ved, his eternal
poems; Frederic-Ossian Pinggleton turned his lyre-shaped easel against a piece of drapery, placed his heart-shaped palette upon a fragile piece of furniture, and the two, facing one another, stretched themselves, -with august poses of fatigue, upon a triple row of cushions, of the color of sea- weed."
" Hum! " said Mme. Tiercelet, with a slightly warning cough.
" No, not at all," said Kimberly, reassuringly; " it is not what you think."
And he continued:
" In the centre of the studio, from a marble basin in which the petals of roses were bathing, a violent perfume was rising. And on a little table long-stemmed narcissuses were dying, like souls, in a narrow vase whose neck opened into the calyx of a lily, strangely green and distorted."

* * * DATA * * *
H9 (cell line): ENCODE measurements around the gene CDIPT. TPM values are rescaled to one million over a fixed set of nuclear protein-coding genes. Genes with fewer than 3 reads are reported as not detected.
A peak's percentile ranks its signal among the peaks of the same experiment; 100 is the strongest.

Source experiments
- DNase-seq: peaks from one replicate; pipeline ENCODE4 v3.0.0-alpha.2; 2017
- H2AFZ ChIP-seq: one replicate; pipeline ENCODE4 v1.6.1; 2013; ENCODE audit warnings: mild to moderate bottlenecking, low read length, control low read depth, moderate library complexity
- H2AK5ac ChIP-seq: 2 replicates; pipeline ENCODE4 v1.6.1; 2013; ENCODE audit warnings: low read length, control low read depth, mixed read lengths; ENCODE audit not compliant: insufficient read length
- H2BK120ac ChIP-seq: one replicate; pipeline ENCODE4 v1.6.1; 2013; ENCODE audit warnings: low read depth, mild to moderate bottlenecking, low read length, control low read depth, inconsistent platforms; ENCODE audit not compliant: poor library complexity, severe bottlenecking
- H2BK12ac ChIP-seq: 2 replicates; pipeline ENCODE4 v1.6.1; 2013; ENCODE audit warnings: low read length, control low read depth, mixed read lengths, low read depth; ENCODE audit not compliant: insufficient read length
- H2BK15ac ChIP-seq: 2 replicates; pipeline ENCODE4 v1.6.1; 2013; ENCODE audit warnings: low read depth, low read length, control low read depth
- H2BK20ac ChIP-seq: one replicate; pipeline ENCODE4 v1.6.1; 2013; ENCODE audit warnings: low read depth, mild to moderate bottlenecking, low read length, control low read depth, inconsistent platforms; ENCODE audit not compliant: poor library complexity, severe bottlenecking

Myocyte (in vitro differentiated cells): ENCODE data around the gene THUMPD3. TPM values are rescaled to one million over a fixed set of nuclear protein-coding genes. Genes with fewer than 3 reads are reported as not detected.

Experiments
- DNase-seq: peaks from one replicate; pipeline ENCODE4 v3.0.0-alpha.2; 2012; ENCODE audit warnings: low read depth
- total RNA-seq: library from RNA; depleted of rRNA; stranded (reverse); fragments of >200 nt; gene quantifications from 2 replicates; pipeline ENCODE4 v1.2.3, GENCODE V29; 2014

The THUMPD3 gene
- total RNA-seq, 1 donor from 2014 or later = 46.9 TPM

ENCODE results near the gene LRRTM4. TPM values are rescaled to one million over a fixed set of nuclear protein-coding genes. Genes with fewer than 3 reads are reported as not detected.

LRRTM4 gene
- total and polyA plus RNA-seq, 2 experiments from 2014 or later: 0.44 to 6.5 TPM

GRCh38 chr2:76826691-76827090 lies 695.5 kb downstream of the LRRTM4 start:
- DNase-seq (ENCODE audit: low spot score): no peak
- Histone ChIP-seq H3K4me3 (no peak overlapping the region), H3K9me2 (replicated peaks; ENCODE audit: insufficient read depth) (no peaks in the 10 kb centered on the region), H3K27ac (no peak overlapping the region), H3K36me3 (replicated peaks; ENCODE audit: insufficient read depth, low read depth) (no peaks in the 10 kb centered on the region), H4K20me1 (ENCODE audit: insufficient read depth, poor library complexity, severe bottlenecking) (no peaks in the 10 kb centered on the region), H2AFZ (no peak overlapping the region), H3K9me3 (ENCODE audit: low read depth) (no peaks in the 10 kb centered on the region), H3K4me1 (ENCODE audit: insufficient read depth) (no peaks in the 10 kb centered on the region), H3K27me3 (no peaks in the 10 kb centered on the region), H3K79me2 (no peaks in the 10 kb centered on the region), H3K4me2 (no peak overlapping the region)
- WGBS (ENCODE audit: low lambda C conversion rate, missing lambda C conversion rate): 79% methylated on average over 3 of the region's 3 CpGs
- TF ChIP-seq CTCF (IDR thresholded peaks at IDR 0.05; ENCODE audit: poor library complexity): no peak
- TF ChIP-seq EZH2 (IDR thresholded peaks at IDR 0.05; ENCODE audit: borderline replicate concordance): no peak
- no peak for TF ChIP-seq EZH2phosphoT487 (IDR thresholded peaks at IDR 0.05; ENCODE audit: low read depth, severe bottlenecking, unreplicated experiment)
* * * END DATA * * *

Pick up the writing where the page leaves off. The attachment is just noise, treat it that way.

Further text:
" Impossible to forget," said the countess, in a quivering voice, so low that it could scarcely be heard.
And Kimberly, without stopping, went on with his narration:
' ' Outside, the street became more silent, because deserted. From the Thames came, muffled by the distance, the distracted voices of sirens, the gasping voices of marine boilers. It was the hour when the two friends, giving themselves over to dreaming, preserved an ineffable silence."